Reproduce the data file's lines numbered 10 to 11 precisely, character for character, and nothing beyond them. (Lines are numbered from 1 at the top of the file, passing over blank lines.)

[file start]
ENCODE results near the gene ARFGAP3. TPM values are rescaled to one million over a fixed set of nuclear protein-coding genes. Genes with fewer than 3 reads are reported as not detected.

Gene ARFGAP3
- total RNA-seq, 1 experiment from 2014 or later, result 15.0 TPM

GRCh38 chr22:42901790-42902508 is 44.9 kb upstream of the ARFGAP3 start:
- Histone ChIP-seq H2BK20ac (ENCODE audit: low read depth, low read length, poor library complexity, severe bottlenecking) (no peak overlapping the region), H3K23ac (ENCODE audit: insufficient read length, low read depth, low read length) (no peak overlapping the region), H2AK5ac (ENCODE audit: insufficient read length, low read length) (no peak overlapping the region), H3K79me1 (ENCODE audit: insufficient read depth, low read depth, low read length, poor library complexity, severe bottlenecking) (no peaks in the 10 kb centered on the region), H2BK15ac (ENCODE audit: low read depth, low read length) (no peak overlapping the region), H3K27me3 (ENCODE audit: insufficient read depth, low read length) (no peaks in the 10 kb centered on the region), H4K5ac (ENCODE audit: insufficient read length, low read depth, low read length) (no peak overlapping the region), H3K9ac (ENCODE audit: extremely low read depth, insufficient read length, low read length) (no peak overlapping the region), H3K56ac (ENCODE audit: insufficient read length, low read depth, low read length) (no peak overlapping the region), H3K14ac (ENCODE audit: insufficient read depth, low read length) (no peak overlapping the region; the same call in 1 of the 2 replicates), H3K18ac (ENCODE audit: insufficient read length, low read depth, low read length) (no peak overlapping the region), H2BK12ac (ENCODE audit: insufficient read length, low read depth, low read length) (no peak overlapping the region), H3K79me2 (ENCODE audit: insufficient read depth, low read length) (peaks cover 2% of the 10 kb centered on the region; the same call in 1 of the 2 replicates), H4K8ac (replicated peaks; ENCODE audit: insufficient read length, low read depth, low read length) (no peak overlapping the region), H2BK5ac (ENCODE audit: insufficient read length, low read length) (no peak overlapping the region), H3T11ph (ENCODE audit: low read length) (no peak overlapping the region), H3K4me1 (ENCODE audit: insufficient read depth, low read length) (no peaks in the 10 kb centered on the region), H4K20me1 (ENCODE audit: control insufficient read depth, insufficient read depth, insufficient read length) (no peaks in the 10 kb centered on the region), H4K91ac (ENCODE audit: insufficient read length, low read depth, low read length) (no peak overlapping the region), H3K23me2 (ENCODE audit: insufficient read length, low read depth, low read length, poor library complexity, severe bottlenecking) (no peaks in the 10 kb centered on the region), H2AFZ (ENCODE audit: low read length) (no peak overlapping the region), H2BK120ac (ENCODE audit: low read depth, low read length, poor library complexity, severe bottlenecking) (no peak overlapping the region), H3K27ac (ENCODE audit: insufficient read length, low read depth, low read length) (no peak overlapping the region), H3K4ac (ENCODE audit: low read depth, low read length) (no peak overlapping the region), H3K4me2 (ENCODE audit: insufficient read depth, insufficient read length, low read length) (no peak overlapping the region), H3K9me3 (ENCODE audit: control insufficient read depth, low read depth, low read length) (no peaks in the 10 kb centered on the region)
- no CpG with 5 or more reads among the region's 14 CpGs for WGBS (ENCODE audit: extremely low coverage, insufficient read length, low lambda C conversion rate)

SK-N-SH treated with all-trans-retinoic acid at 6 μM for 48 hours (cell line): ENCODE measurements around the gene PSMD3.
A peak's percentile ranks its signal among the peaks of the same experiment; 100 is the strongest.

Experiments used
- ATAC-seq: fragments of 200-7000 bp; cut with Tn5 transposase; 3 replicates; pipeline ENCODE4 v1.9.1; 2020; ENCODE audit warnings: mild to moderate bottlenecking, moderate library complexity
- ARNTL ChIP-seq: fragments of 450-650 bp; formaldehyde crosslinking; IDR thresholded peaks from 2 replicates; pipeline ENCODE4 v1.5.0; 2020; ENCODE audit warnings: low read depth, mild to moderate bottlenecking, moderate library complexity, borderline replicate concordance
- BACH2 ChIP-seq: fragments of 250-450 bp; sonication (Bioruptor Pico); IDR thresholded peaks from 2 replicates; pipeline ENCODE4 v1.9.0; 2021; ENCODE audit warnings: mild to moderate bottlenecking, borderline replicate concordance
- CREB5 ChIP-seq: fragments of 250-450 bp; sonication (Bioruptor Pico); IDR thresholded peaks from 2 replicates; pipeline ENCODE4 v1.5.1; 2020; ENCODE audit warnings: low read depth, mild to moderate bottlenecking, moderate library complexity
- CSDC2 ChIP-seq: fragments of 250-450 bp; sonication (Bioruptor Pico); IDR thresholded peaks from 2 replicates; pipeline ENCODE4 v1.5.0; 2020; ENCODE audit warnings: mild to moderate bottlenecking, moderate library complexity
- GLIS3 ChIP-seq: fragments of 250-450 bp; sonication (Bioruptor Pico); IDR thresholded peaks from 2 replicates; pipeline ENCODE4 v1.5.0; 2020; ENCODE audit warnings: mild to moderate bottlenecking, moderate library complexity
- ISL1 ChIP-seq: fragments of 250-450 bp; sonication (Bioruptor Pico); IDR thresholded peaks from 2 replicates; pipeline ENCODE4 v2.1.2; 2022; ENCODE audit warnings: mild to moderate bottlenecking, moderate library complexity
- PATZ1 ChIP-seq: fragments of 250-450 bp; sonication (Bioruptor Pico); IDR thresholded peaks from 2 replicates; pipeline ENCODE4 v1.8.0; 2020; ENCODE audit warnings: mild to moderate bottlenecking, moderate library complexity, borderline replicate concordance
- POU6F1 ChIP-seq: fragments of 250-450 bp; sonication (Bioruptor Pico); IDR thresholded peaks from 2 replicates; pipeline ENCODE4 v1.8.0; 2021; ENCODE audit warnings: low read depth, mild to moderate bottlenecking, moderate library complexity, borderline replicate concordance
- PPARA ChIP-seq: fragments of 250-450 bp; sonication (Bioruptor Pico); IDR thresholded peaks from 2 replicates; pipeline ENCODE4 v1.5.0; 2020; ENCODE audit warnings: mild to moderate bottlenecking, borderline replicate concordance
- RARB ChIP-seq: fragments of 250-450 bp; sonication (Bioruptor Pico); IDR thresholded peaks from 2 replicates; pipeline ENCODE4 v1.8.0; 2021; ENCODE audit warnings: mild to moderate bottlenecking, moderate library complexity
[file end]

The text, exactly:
- ATAC-seq: fragments of 200-7000 bp; cut with Tn5 transposase; 3 replicates; pipeline ENCODE4 v1.9.1; 2020; ENCODE audit warnings: mild to moderate bottlenecking, moderate library complexity
- ARNTL ChIP-seq: fragments of 450-650 bp; formaldehyde crosslinking; IDR thresholded peaks from 2 replicates; pipeline ENCODE4 v1.5.0; 2020; ENCODE audit warnings: low read depth, mild to moderate bottlenecking, moderate library complexity, borderline replicate concordance